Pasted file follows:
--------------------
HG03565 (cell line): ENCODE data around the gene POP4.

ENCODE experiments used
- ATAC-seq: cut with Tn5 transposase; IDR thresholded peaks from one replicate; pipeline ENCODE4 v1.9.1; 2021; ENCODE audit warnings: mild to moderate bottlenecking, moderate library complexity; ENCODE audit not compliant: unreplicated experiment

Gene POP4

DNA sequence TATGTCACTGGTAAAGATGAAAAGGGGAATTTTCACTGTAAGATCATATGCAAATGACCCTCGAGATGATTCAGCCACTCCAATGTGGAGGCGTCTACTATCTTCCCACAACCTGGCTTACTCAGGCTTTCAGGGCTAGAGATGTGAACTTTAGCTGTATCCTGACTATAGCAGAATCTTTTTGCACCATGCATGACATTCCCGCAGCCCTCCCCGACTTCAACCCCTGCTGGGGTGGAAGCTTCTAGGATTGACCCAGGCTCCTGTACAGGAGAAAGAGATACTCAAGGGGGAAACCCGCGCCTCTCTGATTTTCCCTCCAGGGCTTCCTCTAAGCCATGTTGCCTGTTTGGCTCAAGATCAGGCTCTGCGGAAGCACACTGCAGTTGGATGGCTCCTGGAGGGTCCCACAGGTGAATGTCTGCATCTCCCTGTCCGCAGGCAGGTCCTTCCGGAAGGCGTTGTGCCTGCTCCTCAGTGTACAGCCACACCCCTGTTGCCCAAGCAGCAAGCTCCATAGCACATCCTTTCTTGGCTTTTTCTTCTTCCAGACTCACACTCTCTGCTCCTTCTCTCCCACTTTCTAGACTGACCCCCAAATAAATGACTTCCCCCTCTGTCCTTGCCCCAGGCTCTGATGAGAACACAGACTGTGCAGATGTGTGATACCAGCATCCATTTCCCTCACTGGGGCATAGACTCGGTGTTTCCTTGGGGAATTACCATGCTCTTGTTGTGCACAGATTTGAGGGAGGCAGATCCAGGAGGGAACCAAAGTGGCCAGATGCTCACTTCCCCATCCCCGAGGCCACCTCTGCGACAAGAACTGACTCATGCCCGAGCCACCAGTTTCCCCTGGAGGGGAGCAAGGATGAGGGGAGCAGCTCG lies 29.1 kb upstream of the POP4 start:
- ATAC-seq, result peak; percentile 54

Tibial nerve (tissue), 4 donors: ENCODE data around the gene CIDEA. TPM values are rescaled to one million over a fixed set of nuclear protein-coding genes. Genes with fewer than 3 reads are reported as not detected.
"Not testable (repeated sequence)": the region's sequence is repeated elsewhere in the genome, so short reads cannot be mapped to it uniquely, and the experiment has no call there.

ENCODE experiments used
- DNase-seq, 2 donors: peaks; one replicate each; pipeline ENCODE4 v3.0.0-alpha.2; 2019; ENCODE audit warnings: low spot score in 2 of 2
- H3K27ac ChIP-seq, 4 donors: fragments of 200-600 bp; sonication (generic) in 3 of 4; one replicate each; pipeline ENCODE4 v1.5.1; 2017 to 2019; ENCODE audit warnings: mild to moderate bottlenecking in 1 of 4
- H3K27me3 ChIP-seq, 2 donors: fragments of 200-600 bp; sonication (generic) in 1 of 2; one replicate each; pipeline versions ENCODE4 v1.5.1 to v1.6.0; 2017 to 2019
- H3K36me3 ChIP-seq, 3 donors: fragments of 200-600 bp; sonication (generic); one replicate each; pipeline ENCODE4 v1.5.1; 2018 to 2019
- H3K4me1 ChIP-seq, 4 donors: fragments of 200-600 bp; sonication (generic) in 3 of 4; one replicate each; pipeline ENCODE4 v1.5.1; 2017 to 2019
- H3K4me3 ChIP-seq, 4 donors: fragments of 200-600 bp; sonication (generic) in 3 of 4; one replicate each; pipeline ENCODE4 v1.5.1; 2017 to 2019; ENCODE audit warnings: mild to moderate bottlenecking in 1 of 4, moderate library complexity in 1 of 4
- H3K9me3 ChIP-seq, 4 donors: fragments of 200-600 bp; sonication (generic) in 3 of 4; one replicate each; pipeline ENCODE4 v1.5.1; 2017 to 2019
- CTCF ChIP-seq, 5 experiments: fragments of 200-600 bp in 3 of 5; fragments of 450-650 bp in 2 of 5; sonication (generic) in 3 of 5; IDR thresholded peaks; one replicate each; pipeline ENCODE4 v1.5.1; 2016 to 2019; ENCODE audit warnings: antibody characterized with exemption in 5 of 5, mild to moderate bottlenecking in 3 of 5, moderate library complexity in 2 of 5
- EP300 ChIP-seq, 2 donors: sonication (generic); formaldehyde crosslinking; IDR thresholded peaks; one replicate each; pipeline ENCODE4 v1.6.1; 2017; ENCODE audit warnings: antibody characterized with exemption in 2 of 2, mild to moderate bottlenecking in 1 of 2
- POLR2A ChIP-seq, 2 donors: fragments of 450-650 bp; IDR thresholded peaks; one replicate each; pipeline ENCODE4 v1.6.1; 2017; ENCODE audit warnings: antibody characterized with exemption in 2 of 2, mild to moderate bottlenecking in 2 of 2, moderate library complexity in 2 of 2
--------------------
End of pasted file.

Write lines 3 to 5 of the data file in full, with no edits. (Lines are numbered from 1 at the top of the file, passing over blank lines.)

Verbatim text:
- ATAC-seq: cut with Tn5 transposase; IDR thresholded peaks from one replicate; pipeline ENCODE4 v1.9.1; 2021; ENCODE audit warnings: mild to moderate bottlenecking, moderate library complexity; ENCODE audit not compliant: unreplicated experiment

Gene POP4

DNA sequence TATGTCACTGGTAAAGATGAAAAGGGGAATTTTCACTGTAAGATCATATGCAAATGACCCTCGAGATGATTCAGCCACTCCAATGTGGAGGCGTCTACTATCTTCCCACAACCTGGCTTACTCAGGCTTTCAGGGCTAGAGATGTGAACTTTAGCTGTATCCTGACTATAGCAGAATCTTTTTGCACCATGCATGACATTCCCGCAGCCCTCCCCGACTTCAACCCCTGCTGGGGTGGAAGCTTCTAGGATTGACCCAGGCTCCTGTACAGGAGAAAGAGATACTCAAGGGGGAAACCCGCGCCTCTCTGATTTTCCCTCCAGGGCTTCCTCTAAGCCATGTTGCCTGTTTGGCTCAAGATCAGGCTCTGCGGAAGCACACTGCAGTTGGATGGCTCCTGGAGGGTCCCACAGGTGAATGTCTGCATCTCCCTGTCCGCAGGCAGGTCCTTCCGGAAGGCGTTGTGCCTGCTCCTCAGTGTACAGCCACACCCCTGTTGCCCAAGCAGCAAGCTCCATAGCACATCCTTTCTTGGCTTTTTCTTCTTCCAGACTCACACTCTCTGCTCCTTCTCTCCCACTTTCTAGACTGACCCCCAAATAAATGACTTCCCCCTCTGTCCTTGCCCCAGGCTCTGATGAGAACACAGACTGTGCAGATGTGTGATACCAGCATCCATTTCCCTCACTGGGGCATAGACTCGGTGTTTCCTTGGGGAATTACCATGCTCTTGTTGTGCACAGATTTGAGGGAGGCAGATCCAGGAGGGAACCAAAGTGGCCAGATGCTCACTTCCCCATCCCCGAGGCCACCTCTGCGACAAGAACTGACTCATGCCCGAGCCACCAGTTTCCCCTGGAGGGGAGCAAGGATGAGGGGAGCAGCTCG lies 29.1 kb upstream of the POP4 start: